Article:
Open Access

Confrontation of fibroblasts with cancer cells in vitro: gene network analysis of transcriptome changes and differential capacity to inhibit tumor growth

  • Andrey Alexeyenko1, 2Email authorView ORCID ID profile,
  • Twana Alkasalias1, 3,
  • Tatiana Pavlova1,
  • Laszlo Szekely1,
  • Vladimir Kashuba1, 4,
  • Helene Rundqvist5,
  • Peter Wiklund6,
  • Lars Egevad7,
  • Peter Csermely8,
  • Tamas Korcsmaros9, 10,
  • Hayrettin Guven1 and
  • George Klein1
Contributed equally
Journal of Experimental & Clinical Cancer Research201534:62

https://doi.org/10.1186/s13046-015-0178-x

Received: 4 March 2015

Accepted: 2 June 2015

Published: 18 June 2015

Abstract

Background

There is growing evidence that emerging malignancies in solid tissues might be kept under control by physical intercellular contacts with normal fibroblasts.

Methods

Here we characterize transcriptional landscapes of fibroblasts that confronted cancer cells. We studied four pairs of in vitro and ex vivo fibroblast lines which, within each pair, differed in their capacity to inhibit cancer cells. The natural process was modeled in vitro by confronting the fibroblasts with PC-3 cancer cells. Fibroblast transcriptomes were recorded by Affymetrix microarrays and then investigated using network analysis.

Results

The network enrichment analysis allowed us to separate confrontation- and inhibition-specific components of the fibroblast transcriptional response. Confrontation-specific differences were stronger and were characterized by changes in a number of pathways, including Rho, the YAP/TAZ cascade, NF-kB, and TGF-beta signaling, as well as the transcription factor RELA. Inhibition-specific differences were more subtle and characterized by involvement of Rho signaling at the pathway level and by potential individual regulators such as IL6, MAPK8, MAP2K4, PRKCA, JUN, STAT3, and STAT5A.

Conclusions

We investigated the interaction between cancer cells and fibroblasts in order to shed light on the potential mechanisms and explain the differential inhibitory capacity of the latter, which enabled both a holistic view on the process and details at the gene/protein level. The combination of our methods pointed to proteins, such as members of the Rho pathway, pro-inflammatory signature and the YAP1/TAZ cascade, that warrant further investigation via tools of experimental perturbation. We also demonstrated functional congruence between the in vitro and ex vivo models.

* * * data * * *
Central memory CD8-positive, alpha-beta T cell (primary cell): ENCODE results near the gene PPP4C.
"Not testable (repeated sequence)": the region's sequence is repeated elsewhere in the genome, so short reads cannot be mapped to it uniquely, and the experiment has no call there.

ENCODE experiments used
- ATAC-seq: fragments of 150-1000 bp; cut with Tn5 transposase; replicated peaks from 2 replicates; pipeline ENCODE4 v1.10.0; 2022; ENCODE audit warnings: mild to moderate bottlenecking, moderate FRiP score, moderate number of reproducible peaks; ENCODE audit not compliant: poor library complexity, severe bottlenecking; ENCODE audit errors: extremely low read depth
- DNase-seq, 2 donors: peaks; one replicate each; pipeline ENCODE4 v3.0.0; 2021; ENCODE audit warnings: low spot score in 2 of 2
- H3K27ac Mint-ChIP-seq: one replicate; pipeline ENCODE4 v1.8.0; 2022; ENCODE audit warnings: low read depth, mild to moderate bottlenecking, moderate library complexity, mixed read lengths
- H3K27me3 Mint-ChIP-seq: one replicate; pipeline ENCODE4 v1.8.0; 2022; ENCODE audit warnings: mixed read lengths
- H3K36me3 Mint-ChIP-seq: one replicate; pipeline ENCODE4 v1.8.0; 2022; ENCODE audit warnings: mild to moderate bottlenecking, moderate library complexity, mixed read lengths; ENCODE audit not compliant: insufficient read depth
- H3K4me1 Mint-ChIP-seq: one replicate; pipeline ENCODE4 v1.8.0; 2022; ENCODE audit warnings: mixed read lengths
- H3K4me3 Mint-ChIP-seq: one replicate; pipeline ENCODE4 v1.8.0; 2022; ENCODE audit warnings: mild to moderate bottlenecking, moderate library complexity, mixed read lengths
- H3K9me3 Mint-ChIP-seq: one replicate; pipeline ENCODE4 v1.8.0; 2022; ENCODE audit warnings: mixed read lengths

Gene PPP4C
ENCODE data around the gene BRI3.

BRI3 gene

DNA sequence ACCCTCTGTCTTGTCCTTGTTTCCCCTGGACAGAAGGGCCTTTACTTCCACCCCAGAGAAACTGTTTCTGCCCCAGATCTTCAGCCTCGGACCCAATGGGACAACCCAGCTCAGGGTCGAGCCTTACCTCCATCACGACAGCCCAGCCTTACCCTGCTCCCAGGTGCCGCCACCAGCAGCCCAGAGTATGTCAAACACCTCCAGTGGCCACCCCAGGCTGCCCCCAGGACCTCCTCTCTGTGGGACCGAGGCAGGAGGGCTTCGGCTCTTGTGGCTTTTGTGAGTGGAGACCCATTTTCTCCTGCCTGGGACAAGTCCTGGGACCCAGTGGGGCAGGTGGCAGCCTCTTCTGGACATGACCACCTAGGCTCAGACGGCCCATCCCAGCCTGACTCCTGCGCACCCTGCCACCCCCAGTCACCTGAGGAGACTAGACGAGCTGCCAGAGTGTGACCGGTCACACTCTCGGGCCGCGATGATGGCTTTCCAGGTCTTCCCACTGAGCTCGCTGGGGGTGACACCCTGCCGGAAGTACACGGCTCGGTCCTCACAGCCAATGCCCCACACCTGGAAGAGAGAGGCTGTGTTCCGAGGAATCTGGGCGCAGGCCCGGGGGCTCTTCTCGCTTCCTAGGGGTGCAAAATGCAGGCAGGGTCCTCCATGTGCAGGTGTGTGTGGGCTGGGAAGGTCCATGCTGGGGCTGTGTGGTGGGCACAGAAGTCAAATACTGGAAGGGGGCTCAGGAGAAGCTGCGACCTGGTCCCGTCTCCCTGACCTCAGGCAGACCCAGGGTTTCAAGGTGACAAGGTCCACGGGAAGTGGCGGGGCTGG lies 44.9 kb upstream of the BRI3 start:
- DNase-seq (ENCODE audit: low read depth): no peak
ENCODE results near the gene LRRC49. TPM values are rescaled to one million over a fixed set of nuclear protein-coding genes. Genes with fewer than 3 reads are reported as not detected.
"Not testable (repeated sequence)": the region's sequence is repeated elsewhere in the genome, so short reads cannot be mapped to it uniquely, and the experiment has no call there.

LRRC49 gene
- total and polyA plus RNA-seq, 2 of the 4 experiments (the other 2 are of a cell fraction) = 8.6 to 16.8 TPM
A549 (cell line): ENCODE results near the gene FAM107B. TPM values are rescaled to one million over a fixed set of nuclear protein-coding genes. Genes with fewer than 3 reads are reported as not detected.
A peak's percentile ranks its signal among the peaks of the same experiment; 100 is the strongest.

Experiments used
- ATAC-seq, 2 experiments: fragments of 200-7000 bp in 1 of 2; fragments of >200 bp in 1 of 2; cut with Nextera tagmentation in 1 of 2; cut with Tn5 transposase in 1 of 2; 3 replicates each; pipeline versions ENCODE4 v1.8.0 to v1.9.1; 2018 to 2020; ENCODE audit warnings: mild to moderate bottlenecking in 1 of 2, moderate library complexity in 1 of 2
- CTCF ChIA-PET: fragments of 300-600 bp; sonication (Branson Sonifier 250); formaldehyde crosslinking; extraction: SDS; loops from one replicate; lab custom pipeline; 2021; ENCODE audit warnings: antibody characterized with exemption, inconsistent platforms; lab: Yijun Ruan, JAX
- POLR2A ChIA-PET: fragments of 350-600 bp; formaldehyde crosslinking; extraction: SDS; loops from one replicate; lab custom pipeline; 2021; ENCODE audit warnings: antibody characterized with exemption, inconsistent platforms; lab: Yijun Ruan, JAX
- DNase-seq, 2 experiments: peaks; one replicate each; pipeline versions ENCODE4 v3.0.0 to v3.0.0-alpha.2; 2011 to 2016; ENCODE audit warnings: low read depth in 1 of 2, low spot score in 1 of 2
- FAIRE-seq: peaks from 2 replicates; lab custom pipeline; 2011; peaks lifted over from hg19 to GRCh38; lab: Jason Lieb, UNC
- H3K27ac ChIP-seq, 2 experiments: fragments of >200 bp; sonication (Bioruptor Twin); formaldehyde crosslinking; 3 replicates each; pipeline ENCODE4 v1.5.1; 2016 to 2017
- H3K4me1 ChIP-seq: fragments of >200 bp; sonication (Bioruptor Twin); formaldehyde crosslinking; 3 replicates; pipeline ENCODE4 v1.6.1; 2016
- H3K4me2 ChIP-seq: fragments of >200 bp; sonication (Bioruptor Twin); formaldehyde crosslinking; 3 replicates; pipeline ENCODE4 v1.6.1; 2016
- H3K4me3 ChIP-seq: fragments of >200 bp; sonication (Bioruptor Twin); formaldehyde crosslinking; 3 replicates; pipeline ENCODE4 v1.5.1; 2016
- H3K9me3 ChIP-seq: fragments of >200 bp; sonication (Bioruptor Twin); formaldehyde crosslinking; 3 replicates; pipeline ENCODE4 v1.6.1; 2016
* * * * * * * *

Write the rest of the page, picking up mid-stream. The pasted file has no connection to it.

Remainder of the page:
The microarray data are made available via the Gene Expression Omnibus as GSE57199.

Keywords

Fibroblast Stroma Transcriptome Systems biology Differential expression Cancer associated fibroblasts (CAFs) Cancer cell growth

Background

Stoker et al. have shown that normal fibroblasts can inhibit the growth of cancer cells in vitro [1] and termed this effect as neighbor suppression. Recently, our group has confirmed this finding in a high-throughput system [2, 3] and showed that fibroblasts from puncture biopsies, taken from patients with prostatic cancer, had less inhibitory effect than normal skin fibroblasts. In normal tissues, the inhibitory effect differed depending on the original location of the fibroblasts. Hernia fibroblasts were less inhibitory than skin fibroblasts. Flaberg et al. [3] also showed that fibroblasts differing in their ability to inhibit tumor growth and motility can be isolated from the telomerase immortalized foreskin fibroblast line, BJ/TERT on the basis of their morphology. The more inhibitory sublines were designated as whirly (Wh), the less inhibitory as crossy (Cr). In this paper these two lines will be referred to as “in vitro” cells, whereas 6 other lines derived from recent biopsies will be referred to as “ex vivo“cells.